export DISPLAY=:0

While the screensavers are very nice, I don’t really want screenshots of them. Xscreensaver comes with a tool that can be used to check if the screen is currently blanked. For simplicity we use the short-hand && notation rather than a full if statement:

xscreensaver-command -cycle 2>&1 | grep -q 'cycling' && exit 0

This only works for xscreensaver, not for other screen saver packages such as xlock or the KDE screensavers. Feel free to skip.

Now let’s create the output directory if it doesn’t exist, and define the filename to use:

mkdir -p "$directory"
output="${directory}/shot$(date +%Y%m%d%H%M%S).png"

This gives us a filename with the current date and time, such as ~/screenshots/shot20090314232310.png.

Now to actually take the screenshot. There are tons of utilities for this, but the two main ones are ‘import’ from ImageMagick; and xwd (from X.org) plus NetPBM to convert it. Import is simpler to use, but I’m a fan of NetPBM for its modularity. Plus NetPBM produces png files that are half the size of ImageMagick’s. Here are both ways:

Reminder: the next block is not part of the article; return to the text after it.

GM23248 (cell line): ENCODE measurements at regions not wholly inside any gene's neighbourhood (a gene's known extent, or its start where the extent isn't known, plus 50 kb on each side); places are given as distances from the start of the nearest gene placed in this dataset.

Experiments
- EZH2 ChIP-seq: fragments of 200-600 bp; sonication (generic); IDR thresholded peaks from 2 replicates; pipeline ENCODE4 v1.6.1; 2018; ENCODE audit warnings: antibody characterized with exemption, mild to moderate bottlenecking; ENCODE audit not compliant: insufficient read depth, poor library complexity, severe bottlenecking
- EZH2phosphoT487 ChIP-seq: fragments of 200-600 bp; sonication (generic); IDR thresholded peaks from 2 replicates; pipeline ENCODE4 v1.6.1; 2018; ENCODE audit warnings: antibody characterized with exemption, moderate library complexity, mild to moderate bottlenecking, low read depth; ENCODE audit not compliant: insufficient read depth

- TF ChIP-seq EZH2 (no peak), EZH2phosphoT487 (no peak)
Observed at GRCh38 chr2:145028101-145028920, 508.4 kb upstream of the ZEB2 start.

# Using ImageMagick 
import -win root "$output"
## NetPBM Alternative: 
# xwd -root | anytopnm | pnmtopng > "$output"

Now chmod +x ~/bin/takeshot and try running it a few times (you might want to temporarily delete the zeroes in “100” to speed things up). Check that the screenshots are there.

Now add it to cron. Run crontab -e and add

*/10 * * * * ~/bin/takeshot &> /dev/null

Save and exit whichever editor crontab -e invoked for you.

The script should now be taking a screenshot on average every 100*10 minutes, or 17 hours of actual use time. You can adjust either factor up and down (or make an even more clever scheme) to get more or less screenshots.

To summarise the script:


if (( RANDOM % 100 ))   
	exit 0
export DISPLAY=:0

xscreensaver-command -cycle 2>&1 | grep -q 'cycling' && exit 0

mkdir -p "$directory"
output="${directory}/shot$(date +%Y%m%d%H%M%S).png"

# Using ImageMagick 
import -win root "$output"
## NetPBM Alternative: 
# xwd -root | anytopnm | pnmtopng > "$output"